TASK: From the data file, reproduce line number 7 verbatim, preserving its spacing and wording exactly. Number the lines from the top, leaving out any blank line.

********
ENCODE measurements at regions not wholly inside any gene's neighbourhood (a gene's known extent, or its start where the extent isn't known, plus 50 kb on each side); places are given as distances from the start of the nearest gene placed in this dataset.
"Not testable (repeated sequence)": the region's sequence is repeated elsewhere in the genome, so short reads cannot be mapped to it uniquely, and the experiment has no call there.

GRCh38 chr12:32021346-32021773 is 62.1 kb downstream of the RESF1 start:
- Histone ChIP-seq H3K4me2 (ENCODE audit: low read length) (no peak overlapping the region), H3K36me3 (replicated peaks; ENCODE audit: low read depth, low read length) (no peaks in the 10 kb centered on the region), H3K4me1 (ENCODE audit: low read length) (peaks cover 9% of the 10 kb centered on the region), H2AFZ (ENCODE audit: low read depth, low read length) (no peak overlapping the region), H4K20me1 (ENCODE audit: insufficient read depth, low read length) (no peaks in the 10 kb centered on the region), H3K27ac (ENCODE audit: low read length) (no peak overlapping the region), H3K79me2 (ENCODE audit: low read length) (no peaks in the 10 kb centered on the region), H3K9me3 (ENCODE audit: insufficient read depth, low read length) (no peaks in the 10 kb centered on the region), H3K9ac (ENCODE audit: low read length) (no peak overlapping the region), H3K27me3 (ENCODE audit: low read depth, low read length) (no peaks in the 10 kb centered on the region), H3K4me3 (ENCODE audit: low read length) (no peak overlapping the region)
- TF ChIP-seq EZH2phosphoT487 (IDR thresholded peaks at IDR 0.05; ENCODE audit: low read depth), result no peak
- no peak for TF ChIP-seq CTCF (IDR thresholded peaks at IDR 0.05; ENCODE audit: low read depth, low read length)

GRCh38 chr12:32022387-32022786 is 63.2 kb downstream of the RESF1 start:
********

GRCh38 chr12:32022387-32022786 is 63.2 kb downstream of the RESF1 start: